This is the first of Mark Savage's films I've experienced, but his daring style and unique brand of storytelling technique has me seeking out the rest of his filmography. Fortunately, Subversive Cinema has made some of these readily available on DVD. If any of his past or future projects approach the level of this, his latest, we just might have a true visionary upon us, just waiting to break out into the mainstream.
Rating for Style: B+
Rating for Substance: B+
|Aspect Ratio||1.85:1 - Widescreen|
|Original Aspect Ratio||yes|
Image Transfer Review: Presented in 1.85:1 anamorphic widescreen, the film looks very good, complete with sharp, detailed images throughout. We get a realistic color palette, which highlights the red blood that dominates certain points of the film. Fortunately, there isn't any bleeding, or other blemish to drag the transfer down. A bit of grain pops up at times, but given the films' super-low budget, having only a little of this is a real plus.
Image Transfer Grade: B
Audio Transfer Review: The Dolby Digital 2.0 track does a nice job with what little is asked of it. Thanks to the unique nature of Savage's film, music is the only audio aspect involved here. Fortunately, the track never falters, resulting in an overall pleasing experience that complements the on-screen action very well.
Audio Transfer Grade: B
Disc ExtrasFull Motion menu with music
Scene Access with 31 cues and remote access
Cast and Crew Biographies
1 Original Trailer(s)
4 Other Trailer(s) featuring Sensitive New Age Killer, Marauders, Wild Blue Yonder, Dust Devil
1 Feature/Episode commentary by Director/writer/co-producer Mark Savage, lead actress/co-producer Susanne Hausschmid, and cast members Erin Walsh, George Gladstone, Anthony Thorne, and Bethany Fisher.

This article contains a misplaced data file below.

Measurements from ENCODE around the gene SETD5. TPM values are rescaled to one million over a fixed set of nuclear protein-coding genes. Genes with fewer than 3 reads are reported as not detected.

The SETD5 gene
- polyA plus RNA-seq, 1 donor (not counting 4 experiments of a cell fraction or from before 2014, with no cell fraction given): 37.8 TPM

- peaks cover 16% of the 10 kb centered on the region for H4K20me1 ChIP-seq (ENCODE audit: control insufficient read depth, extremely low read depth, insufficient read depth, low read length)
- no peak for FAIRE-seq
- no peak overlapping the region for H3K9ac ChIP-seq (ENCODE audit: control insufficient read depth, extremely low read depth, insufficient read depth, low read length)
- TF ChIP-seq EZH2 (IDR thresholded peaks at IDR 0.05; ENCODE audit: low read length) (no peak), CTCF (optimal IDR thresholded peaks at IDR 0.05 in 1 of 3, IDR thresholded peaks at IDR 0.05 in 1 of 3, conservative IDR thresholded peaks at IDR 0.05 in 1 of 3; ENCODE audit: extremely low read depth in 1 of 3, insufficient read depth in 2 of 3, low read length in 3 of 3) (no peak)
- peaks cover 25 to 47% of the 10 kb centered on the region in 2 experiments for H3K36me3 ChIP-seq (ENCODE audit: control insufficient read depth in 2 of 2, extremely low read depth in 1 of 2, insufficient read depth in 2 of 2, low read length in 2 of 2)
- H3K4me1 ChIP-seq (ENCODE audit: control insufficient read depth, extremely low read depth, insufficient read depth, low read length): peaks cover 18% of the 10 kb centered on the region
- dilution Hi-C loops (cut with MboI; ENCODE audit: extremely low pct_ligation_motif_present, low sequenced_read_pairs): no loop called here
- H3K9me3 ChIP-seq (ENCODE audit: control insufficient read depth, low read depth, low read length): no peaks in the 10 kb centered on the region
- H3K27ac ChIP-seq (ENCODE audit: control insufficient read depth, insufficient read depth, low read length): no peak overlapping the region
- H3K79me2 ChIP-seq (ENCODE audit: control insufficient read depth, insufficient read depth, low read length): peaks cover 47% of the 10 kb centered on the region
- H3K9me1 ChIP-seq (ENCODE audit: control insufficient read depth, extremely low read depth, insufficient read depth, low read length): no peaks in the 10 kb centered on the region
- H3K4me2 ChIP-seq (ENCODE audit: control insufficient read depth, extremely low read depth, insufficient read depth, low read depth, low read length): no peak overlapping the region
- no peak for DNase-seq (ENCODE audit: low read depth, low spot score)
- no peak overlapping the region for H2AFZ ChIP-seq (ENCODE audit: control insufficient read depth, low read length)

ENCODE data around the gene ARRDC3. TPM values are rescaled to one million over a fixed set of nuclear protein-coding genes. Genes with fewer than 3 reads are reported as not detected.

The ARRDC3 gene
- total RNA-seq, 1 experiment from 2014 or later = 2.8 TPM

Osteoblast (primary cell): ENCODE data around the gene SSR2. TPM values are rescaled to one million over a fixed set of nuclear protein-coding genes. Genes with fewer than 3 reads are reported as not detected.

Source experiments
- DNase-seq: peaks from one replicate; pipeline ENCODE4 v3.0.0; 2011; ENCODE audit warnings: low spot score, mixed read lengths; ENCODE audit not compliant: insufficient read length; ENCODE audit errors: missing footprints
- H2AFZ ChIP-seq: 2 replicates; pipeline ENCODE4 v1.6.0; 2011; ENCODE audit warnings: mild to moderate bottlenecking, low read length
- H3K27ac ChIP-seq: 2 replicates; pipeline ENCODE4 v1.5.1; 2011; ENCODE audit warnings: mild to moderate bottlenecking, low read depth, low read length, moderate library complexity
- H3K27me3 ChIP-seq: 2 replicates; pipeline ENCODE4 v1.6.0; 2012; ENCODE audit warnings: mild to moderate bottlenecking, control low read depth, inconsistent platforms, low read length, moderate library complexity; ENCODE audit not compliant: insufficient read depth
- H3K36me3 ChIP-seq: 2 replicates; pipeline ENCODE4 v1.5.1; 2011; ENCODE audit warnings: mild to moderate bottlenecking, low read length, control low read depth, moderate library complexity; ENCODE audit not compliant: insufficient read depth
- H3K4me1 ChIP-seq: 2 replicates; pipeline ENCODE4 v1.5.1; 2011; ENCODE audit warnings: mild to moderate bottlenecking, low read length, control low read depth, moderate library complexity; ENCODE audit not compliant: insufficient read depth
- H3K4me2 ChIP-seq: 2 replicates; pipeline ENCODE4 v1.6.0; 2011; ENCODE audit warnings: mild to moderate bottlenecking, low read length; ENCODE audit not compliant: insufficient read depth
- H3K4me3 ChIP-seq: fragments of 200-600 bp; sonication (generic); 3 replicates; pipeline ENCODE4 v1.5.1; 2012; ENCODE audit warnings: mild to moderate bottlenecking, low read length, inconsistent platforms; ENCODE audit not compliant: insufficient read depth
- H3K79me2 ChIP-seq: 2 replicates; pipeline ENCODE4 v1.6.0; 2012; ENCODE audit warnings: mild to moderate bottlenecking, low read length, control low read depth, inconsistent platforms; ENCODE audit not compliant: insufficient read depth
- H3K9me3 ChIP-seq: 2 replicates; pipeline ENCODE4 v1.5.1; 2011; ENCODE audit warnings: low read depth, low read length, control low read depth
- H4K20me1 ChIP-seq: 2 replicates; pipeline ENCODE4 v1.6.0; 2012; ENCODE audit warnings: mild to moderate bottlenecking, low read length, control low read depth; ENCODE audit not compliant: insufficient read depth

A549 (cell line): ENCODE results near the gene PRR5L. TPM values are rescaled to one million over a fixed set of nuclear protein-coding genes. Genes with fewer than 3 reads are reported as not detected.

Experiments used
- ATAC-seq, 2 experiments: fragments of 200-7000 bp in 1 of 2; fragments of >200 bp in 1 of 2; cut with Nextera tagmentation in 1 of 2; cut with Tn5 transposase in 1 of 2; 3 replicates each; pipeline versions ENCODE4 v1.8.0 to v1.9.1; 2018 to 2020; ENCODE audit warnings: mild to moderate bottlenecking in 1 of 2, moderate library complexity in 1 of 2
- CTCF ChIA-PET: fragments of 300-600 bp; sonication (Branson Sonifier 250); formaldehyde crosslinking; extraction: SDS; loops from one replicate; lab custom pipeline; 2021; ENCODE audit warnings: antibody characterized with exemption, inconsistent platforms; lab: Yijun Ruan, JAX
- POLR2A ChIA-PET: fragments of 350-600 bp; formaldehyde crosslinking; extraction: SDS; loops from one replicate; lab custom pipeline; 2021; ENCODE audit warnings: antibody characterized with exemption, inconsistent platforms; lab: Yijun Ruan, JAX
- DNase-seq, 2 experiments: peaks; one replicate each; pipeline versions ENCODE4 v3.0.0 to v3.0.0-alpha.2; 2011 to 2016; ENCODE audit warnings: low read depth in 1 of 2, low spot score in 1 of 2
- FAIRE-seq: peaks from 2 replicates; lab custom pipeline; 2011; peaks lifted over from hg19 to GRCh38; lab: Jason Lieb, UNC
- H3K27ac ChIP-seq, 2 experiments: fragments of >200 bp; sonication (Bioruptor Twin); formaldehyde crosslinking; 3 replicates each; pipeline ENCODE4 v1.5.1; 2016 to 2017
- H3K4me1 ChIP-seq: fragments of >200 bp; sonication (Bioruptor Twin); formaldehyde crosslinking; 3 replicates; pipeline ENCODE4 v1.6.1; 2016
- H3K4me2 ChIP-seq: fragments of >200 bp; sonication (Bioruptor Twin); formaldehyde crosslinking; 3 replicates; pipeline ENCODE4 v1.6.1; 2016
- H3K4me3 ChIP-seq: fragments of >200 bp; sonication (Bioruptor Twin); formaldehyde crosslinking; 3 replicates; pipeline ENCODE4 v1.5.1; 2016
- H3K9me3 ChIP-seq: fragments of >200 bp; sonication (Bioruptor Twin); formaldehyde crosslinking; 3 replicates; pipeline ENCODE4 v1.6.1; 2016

Packaging: Keep Case
- Still Gallery
- DVD Credits
We get an audio commentary track with director/writer/co-producer Mark Savage, lead actress/co-producer Susanne Hausschmid, and cast members Erin Walsh, George Gladstone, Anthony Thorne, and Bethany Fisher. This rather large group talks about as many technical aspects of the production as they can, but it would have been nice to hear more from Savage about why he chose such a unique audio style for his film. While he touches on that in the documentary, it would have been even better to hear scene-specific discussion about the audio.
There's also a still gallery, cast and crew bios, trailers for Defenceless and other Subversive Cinema releases, and a separate screen with the DVD's credits.
Extras Grade: B
Final CommentsIf you're up for a challenging film experience, Mark Savage's Defenceless: A Blood Symphony should be first on your list. This unique form of silent movie tackles numerous genres and overcomes the inherent obstacles that such a project has to deal with. Up-and-coming distributor Subversive Cinema delivers a solid DVD, complete with excellent audio and video, as well as some nice supplements to boot.
Chuck Aliaga 2007-05-30